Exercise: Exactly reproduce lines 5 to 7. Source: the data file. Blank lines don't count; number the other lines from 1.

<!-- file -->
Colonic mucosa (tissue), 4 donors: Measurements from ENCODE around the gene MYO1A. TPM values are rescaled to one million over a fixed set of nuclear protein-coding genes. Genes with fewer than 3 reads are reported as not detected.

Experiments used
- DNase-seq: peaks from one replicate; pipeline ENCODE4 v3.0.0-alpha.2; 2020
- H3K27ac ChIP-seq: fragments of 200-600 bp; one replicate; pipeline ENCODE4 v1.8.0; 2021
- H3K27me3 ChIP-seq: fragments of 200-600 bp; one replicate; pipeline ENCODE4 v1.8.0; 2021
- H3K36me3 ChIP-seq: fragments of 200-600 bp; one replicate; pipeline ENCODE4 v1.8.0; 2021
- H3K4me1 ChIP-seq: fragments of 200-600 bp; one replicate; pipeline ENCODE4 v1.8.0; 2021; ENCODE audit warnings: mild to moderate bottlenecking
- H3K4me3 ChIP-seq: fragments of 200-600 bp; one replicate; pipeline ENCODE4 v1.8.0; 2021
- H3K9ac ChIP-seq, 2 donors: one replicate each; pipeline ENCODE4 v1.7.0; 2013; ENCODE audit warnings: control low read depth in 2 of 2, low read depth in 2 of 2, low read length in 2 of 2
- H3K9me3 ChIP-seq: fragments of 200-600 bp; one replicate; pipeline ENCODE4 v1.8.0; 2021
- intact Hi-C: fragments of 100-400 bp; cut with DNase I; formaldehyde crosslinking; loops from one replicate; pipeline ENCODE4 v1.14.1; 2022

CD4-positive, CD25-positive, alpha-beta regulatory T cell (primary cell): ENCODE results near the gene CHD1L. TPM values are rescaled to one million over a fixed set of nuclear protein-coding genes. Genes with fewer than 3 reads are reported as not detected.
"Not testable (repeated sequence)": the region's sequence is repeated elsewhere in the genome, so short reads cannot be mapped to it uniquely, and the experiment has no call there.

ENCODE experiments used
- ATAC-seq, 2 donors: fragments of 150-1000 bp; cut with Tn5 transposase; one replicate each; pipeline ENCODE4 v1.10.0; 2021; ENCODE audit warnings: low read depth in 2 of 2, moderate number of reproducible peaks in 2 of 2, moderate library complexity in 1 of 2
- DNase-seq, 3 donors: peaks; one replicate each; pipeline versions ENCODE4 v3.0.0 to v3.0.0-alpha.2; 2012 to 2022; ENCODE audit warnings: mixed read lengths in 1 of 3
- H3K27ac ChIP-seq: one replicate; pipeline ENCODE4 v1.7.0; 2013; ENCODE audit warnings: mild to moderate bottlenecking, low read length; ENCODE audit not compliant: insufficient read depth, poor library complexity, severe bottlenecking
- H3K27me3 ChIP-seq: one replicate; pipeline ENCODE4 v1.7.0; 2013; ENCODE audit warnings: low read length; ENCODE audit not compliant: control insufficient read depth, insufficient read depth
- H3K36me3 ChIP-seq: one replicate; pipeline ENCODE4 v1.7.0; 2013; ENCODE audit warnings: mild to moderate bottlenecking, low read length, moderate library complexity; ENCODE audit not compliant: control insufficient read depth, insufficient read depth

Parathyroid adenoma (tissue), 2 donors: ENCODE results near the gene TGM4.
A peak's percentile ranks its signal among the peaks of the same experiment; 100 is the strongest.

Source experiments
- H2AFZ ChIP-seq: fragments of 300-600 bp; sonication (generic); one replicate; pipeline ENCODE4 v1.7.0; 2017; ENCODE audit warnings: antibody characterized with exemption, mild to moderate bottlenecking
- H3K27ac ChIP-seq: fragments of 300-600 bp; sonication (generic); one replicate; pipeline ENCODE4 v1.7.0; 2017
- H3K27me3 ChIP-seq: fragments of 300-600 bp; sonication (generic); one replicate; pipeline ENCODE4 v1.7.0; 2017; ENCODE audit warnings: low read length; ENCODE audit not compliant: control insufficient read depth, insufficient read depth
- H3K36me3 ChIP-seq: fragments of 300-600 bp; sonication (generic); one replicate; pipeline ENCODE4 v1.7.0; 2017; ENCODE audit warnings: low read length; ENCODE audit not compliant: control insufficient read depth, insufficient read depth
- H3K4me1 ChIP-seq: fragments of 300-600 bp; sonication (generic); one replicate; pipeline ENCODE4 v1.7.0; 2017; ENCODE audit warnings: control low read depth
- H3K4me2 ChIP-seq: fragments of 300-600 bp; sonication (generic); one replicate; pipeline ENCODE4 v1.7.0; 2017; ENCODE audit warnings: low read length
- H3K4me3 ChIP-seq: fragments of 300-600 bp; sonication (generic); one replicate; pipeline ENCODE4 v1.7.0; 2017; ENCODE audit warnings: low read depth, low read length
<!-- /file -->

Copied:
- H3K27me3 ChIP-seq: fragments of 200-600 bp; one replicate; pipeline ENCODE4 v1.8.0; 2021
- H3K36me3 ChIP-seq: fragments of 200-600 bp; one replicate; pipeline ENCODE4 v1.8.0; 2021
- H3K4me1 ChIP-seq: fragments of 200-600 bp; one replicate; pipeline ENCODE4 v1.8.0; 2021; ENCODE audit warnings: mild to moderate bottlenecking